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Article originally published Summer 2017 The Monitor magazine.

When Don Dupler first came face-to-face with vascular surgeon Krishna Mannava, M.D., he didn’t realize he was meeting the physician who would end up saving his life – twice.

It was 2012 and Don had just been admitted to FMC following a pancreatic attack. A CAT scan revealed that in addition to an inflamed pancreas, Don also had an abdominal aortic aneurysm – one of the largest doctors at FMC had ever seen.

“All of my organs were attached to the aneurysm, and because of its size and proximity to my kidneys, they had to do surgery,” said Don, a Lancaster resident. “What stands out most about that day is Dr. Mannava standing there and being so calm about the whole situation. He was in complete control, and that’s what got me through it.”

An abdominal aortic aneurysm (AAA) is a potentially life-threatening condition that is often discovered while a patient is being treated for something else. Small aneurysms need regular monitoring, but larger aneurysms, like the one in Don’s case, require surgery.

Following the surgery, Don resumed his normal activities, including volunteering at the front desks of both FMC and River View Surgery Center in Lancaster. It would be nearly five years before Don would come to FMC again as a patient – but this time, the situation was much more serious.

On the night of January 10, Don’s wife, Dee, called 9-1-1 when Don’s blood pressure plummeted. Don also had been experiencing severe back pain that day. When Don arrived at FMC, despite his rapidly deteriorating condition, he was able to make one request: he asked staff to call in the surgeon who had taken care of him back in 2012. Staff members agreed to Don’s request and alerted Dr. Mannava, even though the surgeon was not on call that night.

“I said, ‘If you call Dr. Mannava, he’ll come’,” Don said. “And at 9 p.m., he was there.”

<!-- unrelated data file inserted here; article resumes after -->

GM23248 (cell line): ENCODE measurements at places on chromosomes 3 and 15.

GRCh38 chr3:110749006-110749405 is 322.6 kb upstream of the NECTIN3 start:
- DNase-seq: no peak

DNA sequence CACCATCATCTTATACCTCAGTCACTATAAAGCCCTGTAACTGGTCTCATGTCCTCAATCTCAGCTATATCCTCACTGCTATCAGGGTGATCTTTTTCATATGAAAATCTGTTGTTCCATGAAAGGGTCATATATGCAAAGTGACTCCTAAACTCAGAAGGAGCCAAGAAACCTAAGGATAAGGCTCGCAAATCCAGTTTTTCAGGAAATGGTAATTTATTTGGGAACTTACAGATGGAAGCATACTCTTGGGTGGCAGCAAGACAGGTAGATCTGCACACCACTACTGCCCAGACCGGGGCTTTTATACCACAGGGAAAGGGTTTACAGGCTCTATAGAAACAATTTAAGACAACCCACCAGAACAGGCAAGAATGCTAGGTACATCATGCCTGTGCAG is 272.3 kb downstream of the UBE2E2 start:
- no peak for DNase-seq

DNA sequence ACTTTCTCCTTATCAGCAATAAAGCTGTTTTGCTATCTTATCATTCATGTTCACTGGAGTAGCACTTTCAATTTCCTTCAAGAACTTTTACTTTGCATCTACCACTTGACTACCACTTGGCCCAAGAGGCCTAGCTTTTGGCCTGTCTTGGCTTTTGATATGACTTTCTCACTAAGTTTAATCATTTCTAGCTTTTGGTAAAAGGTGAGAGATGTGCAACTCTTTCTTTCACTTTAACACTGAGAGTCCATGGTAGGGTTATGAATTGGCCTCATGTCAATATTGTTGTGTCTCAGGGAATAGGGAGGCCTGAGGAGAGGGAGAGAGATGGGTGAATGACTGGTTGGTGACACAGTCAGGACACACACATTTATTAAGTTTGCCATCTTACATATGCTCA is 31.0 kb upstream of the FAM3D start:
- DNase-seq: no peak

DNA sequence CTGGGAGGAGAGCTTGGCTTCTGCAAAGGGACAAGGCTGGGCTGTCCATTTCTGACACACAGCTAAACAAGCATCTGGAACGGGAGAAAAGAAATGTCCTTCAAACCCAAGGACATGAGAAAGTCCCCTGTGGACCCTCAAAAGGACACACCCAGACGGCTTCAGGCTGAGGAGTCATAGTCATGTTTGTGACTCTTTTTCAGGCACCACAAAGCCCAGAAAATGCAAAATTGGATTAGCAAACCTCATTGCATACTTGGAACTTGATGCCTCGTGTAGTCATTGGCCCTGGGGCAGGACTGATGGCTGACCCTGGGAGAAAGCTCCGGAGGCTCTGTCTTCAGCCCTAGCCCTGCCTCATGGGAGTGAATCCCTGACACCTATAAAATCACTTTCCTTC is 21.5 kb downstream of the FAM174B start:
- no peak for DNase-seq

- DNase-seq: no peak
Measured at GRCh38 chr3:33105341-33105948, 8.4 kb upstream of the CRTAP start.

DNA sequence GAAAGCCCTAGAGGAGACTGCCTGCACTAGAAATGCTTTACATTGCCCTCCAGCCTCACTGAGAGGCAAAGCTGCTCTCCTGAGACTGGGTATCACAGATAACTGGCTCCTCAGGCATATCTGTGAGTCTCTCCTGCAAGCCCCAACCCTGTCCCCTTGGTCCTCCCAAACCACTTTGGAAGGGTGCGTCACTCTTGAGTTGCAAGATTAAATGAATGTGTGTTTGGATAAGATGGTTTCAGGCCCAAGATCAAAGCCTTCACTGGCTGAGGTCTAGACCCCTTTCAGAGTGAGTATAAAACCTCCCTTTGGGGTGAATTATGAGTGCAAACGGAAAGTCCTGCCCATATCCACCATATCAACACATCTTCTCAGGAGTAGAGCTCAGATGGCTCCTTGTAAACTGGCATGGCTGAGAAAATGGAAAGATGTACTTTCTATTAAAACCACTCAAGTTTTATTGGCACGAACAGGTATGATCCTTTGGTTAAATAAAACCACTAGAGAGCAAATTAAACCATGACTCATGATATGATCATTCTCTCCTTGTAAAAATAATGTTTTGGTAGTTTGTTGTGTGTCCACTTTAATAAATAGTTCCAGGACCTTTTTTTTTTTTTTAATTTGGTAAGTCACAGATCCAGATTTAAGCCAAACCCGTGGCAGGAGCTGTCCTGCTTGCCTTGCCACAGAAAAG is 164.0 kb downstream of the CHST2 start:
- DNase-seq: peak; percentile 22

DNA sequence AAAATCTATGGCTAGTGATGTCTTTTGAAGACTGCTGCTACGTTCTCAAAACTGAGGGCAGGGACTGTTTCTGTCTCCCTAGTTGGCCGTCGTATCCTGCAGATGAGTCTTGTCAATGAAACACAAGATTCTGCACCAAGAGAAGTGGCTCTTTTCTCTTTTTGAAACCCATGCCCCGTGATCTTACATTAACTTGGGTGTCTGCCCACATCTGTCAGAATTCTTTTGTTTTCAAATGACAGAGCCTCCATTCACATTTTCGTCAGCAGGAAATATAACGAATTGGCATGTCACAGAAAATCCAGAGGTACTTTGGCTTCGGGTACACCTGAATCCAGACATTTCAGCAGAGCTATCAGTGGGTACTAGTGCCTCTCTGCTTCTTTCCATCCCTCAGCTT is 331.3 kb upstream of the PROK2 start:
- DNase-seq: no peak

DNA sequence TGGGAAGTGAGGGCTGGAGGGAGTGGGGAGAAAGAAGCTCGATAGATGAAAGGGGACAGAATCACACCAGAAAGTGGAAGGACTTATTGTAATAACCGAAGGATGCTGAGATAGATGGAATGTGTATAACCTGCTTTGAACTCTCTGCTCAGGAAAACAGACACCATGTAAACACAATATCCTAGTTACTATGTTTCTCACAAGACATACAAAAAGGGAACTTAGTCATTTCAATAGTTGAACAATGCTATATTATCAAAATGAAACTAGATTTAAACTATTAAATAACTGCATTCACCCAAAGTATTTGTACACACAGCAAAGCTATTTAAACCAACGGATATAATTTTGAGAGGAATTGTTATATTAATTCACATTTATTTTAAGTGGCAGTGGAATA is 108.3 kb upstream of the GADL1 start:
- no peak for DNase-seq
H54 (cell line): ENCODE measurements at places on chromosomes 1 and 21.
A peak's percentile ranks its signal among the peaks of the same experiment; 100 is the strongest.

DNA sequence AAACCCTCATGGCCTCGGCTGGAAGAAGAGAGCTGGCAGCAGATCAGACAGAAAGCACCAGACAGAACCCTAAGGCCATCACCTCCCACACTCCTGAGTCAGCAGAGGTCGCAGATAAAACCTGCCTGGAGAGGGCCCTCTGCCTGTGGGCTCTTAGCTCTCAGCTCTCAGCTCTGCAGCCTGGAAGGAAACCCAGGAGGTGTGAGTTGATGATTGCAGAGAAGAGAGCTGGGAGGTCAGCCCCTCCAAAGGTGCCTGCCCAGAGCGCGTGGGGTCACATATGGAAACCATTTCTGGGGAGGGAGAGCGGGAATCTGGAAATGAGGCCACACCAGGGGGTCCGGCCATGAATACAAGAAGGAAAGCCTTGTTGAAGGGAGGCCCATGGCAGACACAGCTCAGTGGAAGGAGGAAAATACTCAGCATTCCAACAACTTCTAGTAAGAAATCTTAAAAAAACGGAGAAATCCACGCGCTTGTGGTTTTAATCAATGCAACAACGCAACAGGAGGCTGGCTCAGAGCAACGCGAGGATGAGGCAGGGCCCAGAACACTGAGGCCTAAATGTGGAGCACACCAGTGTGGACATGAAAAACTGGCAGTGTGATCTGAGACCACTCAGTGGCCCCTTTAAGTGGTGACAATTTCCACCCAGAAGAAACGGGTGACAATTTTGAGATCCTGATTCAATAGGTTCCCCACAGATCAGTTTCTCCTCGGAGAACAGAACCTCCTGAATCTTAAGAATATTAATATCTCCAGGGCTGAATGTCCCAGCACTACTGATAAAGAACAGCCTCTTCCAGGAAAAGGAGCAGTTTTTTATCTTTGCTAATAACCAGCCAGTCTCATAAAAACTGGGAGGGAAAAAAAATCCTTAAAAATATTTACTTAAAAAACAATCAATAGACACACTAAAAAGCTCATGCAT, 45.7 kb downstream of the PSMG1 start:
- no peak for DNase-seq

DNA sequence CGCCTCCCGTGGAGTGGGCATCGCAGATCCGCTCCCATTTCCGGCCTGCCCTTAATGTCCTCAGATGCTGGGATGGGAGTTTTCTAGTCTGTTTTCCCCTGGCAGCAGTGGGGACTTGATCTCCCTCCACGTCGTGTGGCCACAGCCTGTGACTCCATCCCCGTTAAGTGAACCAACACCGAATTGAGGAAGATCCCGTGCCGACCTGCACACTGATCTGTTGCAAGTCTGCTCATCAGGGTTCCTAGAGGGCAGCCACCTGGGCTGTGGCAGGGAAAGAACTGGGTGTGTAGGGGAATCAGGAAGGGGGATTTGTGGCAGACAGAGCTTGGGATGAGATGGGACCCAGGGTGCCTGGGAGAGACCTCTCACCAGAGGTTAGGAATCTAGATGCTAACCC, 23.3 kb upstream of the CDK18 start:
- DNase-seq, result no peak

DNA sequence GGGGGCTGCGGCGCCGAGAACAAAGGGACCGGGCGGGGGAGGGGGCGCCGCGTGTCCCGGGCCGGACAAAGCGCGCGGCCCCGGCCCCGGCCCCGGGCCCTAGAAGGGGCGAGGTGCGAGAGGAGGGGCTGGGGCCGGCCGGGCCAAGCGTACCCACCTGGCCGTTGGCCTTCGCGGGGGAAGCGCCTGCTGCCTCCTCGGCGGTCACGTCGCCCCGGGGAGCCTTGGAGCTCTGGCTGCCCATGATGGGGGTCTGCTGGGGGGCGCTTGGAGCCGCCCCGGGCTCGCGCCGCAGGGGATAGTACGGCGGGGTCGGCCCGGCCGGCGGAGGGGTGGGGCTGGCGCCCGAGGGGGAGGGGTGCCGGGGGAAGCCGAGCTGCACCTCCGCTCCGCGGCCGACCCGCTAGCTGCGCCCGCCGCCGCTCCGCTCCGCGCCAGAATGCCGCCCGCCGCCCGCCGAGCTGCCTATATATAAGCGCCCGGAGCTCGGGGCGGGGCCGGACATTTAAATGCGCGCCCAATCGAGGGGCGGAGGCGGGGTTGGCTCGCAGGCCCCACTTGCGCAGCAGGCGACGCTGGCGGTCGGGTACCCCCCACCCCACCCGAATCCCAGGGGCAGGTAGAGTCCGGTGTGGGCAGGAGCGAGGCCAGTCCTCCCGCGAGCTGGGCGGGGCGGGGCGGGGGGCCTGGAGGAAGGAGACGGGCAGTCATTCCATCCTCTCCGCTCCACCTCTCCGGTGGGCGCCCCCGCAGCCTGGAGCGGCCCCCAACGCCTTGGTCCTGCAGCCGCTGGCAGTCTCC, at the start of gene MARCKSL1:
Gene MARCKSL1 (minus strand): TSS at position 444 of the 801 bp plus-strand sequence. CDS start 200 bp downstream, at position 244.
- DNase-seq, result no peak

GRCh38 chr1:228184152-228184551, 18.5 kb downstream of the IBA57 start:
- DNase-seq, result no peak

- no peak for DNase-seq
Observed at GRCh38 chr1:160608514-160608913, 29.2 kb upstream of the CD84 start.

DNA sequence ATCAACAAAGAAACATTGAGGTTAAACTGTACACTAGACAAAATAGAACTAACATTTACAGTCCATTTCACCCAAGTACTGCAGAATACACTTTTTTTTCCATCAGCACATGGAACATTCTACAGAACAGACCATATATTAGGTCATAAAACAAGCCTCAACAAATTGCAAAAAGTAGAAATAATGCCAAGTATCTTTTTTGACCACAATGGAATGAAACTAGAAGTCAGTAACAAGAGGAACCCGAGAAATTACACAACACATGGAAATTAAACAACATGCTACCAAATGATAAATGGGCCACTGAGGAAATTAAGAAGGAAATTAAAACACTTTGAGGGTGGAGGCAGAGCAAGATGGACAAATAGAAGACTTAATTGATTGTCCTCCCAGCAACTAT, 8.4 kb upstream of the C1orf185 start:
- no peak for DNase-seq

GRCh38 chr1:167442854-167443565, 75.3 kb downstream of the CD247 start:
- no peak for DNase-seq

Don’s situation was grim. His AAA had ruptured due to a sudden tear between the metal and fabric of his previous graft and he was bleeding internally. Only about 1 in 5 people survive a ruptured abdominal aortic aneurysm, and Don’s body was quickly shutting down. He was immediately rushed into surgery, where Dr. Mannava repaired the AAA. Don’s recovery included 13 days in the ICU, and three days in PCU.

“Even though Don was awake and talking, there were signs that he was rapidly bleeding,” Dr. Mannava said. ”Don is like a family member and we were going to do anything in our power to take care of him. Together with efficient and simultaneous resuscitation by Dr. David Conley, we were able to quickly identify the problem related to his old graft and crafted a solution to repair it using a minimally invasive technique.”

Months after his health scare, Don has regained most of his strength and is back to volunteering at the hospital where his life was saved due to the quick action of his care team. When he sees the staff members who treated him back in January, he is reminded of Psalm 107:20, which reads: “He sent out his word and healed them; he rescued them from the grave.”

  • An AAA is an enlargement of the aorta, the main blood vessel that delivers blood to the body, at the level of the abdomen. An AAA is most common in older men and smokers and can be life-threatening if it bursts. It grows slowly, exhibiting little to no symptoms. Some people may notice a pulsating feeling near the navel. Sudden pain in the back, belly or side may be signs of an impending rupture.